Attorney David Robinson, a former Detroit city police officer, has batted for both teams—first defending police officers against allegations of unlawful use of force, and now litigating against police officers in misconduct cases in state and federal court. “When the police investigate their own,” he says, “there is a ‘blue sympathy’—a tendency to see things in a blue hue. When a police officer says, ‘I feared for my life’, it has a certain resonance that automatically implies that it must have happened the way that officer said it did.” Arnoldo Casillas, the attorney representing the family of Andy Lopez, expanded on the camaraderie, saying, “these guys know that their own department is going to rally behind them, they’re going to round up the wagons around them to protect them, and they know that their version [of the story] is going to be viewed a little bit uncritically... It is, for all intents and purposes, a blanket immunity.” Santa Rosa Police Lt. Paul Henry was confident that the Sherriff’s Department and the Police Department were following long established protocol in their investigations. “We will be identifying and interviewing witnesses, collecting physical evidence, examining that evidence and we have interviewed the deputies,” said Henry. “I would expect that our investigation will take somewhere between two and three months to complete. Once we finish, we will forward our report and our investigation to the Sonoma County District Attorney’s office and they’ll review it and make a determination on what, if any, criminal charges are going to be filed.” Henry also said that apart from the independent Santa Rosa Police Department’s criminal investigation of the incident, the Sherriff’s Department is conducting an internal affairs investigation. “So there are two completely separate, completely autonomous investigations.”
Officers are not trained to shoot to wound, as opposed to kill; instead they are taught to aim for the chest, where chance of contact is high. It just so happens that bullets to the chest often result in a fatality. The law also bolsters officers’ personal judgment as they are “entitled to use whatever force is reasonably necessary.” “If an officer feels threatened, of course he can use force,” Robinson said. Whether force is necessary could be up to the officer in the confrontation and is grounded in his perception of the potential threat. “But an officer who creates the threat”—i.e. through needlessly escalating a situation—“can not turn around and justify the use of force when he has created the threat.” That is where things get dicey. Manufactured threats do not justify use of force, but the circumstances in which that threat appeared may be defined by the officer.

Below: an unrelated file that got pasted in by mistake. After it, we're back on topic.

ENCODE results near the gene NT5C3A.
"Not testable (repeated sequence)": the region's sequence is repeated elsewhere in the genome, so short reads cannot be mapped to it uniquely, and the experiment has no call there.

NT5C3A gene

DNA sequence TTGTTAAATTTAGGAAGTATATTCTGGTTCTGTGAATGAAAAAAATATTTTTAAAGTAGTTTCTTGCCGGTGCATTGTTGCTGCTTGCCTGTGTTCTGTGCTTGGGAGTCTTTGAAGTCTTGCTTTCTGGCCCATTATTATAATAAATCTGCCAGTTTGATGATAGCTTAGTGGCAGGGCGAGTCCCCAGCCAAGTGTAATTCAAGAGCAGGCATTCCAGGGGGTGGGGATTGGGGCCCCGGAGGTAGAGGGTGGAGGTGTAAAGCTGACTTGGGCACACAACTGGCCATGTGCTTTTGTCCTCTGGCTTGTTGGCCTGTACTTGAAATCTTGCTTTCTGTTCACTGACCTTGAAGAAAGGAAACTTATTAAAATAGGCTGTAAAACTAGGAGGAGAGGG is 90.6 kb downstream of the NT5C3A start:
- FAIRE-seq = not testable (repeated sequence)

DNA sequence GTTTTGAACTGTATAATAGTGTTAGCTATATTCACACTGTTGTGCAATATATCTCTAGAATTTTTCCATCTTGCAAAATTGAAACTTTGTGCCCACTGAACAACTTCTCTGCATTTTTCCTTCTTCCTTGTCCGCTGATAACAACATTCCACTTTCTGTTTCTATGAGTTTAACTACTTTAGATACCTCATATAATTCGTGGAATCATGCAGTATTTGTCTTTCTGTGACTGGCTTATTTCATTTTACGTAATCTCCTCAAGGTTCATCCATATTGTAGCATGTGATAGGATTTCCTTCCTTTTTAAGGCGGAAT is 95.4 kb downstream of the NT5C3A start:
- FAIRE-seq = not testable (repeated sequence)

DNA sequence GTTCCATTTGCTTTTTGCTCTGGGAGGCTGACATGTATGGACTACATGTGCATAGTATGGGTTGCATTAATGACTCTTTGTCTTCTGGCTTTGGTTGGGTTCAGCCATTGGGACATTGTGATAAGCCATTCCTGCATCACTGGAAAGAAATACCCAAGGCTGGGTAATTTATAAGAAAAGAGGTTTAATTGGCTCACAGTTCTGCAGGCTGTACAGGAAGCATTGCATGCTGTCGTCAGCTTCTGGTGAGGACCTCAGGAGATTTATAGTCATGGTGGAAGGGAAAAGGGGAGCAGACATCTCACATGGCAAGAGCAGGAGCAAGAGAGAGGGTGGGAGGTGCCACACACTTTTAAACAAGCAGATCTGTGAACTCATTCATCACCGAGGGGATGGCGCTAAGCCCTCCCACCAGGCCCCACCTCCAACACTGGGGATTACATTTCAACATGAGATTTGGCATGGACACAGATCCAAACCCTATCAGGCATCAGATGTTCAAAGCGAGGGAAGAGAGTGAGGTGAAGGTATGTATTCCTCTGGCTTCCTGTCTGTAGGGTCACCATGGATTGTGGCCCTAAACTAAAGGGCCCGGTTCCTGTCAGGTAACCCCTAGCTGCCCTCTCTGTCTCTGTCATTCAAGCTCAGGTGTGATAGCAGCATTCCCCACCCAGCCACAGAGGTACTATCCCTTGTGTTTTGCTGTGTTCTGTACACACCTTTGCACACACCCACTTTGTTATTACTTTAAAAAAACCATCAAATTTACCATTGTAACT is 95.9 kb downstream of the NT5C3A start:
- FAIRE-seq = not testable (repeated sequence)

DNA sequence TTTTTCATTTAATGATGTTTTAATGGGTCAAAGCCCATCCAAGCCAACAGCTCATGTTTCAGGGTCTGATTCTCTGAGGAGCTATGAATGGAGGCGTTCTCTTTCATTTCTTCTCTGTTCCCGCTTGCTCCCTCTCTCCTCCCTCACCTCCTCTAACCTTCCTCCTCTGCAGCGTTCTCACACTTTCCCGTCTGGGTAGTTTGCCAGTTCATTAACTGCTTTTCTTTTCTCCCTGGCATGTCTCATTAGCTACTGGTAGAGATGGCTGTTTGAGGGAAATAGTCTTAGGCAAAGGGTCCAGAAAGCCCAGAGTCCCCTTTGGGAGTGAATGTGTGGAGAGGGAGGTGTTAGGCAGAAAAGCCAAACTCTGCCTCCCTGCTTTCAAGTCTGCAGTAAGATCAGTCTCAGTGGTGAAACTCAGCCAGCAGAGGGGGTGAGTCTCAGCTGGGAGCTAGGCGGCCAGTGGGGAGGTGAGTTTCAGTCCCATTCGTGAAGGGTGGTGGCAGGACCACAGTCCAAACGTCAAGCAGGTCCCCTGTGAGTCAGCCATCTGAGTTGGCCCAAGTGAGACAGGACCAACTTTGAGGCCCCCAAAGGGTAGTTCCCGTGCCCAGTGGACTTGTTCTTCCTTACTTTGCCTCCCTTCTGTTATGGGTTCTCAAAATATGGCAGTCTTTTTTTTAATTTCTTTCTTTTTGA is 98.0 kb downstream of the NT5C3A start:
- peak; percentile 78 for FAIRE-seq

While law enforcement agencies have their own use-of-force policies, they are usually guided by a Justice Department policy that allows officers to use deadly force when there is “a reasonable belief that the subject of such force poses an imminent danger of death or serious physical injury.” But there’s plenty of room for individuals to disagree about what constitutes “reasonable belief.” To secure legal safeguards within this framework, an officer’s account of the confrontation is crucial. In the event of the Lopez shooting, the story provided to the press by the two deputies in question conflicts with multiple eyewitness reports stating that deputies shouted from the vehicle and fired immediately after getting out of the vehicle.
Standard training procedures are being dragged into the limelight as well, however. In the wake of a messy shooting where NYPD cops injured bystanders in a teeming Times Square, experts examined the need for reforms in weaponry and training for officers assigned to high traffic neighborhoods. Independent studies in both Tennessee and Missouri pressed the need for reforms in use-of-force training as well, indicating that good training should reduce “the number of shootings that didn’t need to happen.” Proposals were made for officers to be trained in de-escalation techniques and crisis management in addition to use of force training. Recommendations for reform included better methods for dealing with mentally ill suspects. Two incidents where LAPD officers flagrantly shot at and killed unarmed civilians who were autistic demonstrated the dire need for such additions in police training. Stressing the need for more public accountability, suggestions have been made that investigations of use-of-force incidents should be more transparent.
The environment, culture and infrastructure of law enforcement fosters a high level of trust among the clan, and minimizes fear of retribution for officers who draw their weapons. “While it’s often the case, a police officer is not ever going to write in a report, ‘I was scared’,” says Robinson.“It’s always going to be, ‘I feared for my life’, because that’s the magic language. But a police officer is a human being first, and he gets scared when he goes down dark alleys just like you and me.” The difference is that the officer is equipped with a gun. And when he’s scared, he’s legally allowed to use it.